In Sershul, the poorest and most remote county of Sichuan Province, there is a private primary school where 4 devoted Tibetan teachers are responsible for 91 diligent nomad children. The initial school enrollment was 14 students. Constructed in a simple traditional style, the school consists of two one-story buildings with thin walls separating student dormitory rooms, teachers’ residences, and classrooms. Despite its small size, poor facilities, and adverse conditions, the school is now known to have the best students in the county, just a few years after its founding.
Ponru School was built in 2001 by the Ponru Community and a local Buddhist leader. Grant funding was provided by The Bridge Fund. Before 2001, the only access to formal education in this remote nomadic community was a distant township school which no local children had ever attended. After construction, the new school recruited 30 students from surrounding families, who were initially taught by two passionate, self-sacrificing teachers, one a female teacher sent by the government, and another a monk from the nearby monastery, who voluntarily taught Tibetan language.
In 2003, when the students’ results on a set of standard examinations came out, sensational news spread throughout the county, and even to neighboring counties. With the highest class average, the young Ponru School topped all other 33 schools in the county, some of which were established, well-staffed and relatively resource-abundant. Ponru students had demonstrated their remarkable capacity for learning, due to both the dedication of their teachers and their own eagerness to study.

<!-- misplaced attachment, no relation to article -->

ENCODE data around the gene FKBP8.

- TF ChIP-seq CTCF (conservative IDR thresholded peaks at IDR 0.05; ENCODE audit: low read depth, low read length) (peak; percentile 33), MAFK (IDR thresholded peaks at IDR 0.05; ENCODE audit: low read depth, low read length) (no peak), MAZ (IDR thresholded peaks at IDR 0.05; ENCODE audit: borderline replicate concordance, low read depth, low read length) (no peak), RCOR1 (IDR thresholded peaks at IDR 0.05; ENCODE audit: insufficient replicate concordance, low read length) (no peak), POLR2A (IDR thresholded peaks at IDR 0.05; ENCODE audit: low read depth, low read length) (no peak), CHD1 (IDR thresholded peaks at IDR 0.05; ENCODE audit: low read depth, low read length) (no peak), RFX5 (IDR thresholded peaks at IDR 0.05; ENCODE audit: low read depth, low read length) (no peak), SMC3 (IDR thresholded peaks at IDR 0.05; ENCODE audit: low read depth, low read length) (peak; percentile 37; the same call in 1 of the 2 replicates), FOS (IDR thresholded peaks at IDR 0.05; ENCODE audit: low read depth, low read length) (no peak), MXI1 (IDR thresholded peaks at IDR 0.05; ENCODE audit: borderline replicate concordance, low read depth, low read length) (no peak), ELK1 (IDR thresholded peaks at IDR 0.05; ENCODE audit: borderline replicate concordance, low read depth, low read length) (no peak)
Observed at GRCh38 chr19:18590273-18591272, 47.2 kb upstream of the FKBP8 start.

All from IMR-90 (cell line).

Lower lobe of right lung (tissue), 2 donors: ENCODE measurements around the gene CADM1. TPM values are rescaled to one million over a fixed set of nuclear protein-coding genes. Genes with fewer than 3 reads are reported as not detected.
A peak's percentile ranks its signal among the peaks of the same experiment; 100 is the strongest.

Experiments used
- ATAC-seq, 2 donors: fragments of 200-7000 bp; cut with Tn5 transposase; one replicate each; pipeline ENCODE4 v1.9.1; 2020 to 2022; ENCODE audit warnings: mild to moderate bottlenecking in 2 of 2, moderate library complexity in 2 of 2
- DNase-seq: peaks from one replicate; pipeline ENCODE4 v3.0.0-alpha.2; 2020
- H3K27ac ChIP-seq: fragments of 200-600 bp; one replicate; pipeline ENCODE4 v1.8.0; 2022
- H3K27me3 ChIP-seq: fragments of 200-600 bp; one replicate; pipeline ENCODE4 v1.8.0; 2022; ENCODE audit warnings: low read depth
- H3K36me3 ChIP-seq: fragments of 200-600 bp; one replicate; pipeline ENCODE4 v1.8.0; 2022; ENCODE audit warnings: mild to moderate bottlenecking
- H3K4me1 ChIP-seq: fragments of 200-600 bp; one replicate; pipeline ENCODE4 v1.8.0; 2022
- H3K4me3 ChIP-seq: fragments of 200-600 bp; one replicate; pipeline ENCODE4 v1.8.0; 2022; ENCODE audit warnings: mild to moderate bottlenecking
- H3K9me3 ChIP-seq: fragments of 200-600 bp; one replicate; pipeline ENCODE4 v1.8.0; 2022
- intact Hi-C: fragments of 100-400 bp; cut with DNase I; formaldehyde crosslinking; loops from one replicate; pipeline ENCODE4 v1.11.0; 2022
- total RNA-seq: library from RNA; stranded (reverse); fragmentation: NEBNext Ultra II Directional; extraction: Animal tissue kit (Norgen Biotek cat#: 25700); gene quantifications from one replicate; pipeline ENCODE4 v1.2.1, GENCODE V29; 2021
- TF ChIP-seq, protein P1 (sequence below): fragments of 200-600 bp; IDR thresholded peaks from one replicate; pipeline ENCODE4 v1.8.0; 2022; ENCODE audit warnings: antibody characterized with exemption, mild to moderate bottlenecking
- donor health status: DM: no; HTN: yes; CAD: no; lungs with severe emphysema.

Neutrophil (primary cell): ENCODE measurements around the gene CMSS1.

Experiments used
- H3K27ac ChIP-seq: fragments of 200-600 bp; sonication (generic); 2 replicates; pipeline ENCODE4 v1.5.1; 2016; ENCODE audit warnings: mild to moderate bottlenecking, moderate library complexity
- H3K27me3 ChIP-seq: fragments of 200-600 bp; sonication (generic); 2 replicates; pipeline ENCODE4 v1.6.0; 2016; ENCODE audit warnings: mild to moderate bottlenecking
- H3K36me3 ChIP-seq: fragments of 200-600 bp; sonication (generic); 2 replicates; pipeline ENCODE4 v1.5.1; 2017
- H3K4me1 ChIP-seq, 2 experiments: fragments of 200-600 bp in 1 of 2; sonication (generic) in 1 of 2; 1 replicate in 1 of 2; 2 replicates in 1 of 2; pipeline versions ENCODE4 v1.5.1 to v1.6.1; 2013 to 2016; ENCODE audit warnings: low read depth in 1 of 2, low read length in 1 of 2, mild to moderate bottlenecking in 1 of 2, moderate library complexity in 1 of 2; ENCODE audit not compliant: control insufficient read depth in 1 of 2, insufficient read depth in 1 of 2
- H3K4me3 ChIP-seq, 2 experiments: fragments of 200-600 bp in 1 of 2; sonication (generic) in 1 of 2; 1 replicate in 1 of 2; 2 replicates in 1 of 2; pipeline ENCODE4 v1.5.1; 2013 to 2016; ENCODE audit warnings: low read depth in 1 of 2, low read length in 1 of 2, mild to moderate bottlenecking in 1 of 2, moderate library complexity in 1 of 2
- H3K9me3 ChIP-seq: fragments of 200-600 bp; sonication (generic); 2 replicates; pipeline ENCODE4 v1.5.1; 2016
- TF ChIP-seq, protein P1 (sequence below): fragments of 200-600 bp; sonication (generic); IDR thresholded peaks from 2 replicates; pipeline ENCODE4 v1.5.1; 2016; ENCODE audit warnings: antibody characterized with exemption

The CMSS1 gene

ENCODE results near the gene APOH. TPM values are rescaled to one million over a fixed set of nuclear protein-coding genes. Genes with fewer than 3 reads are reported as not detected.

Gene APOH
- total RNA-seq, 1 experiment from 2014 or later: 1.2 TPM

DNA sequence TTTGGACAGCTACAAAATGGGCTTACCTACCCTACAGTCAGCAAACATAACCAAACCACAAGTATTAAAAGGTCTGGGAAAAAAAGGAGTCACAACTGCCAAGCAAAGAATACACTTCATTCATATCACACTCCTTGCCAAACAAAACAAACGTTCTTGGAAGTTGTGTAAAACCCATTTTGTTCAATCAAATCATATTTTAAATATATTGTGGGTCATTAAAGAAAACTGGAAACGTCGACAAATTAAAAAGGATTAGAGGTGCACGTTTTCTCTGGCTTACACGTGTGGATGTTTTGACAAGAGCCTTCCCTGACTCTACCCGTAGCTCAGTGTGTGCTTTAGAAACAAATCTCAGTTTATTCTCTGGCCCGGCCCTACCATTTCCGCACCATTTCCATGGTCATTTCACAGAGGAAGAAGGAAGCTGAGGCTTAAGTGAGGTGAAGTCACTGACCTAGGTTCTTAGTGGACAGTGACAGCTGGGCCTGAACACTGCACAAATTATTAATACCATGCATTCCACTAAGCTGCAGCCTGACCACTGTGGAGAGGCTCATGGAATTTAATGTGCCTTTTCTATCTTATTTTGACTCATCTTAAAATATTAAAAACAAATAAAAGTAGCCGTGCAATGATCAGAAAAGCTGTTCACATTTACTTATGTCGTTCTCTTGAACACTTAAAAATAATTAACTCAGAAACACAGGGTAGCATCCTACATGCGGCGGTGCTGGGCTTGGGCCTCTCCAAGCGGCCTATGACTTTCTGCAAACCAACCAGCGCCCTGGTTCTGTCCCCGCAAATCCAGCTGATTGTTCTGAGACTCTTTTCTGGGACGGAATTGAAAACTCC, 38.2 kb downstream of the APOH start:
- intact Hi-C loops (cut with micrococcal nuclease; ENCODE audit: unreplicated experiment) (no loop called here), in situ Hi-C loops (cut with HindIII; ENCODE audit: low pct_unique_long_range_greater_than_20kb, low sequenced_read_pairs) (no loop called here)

Partly due to this unexpected achievement, the residents of Ponru village have developed a stongly supportive attitude towards education, in contrast with more skeptical views prevalent in many nomadic areas on the Tibetan plateau. In 2005, the school was improved by building a teachers’ residence and a greenhouse. The Bridge Fund provided a grant and village leaders gathered donations of cash and stones from local people, so that an additional classroom and toilet could be constructed as well. The villagers’ initiative was in part motivated by their hope to resist government plans to relocate the school’s students and teachers to the distant township school. Following this demonstration of local support, plans to relocate the students and teachers were scrapped, and Ponru School continues to thrive as a local center of learning, although its future remains uncertain.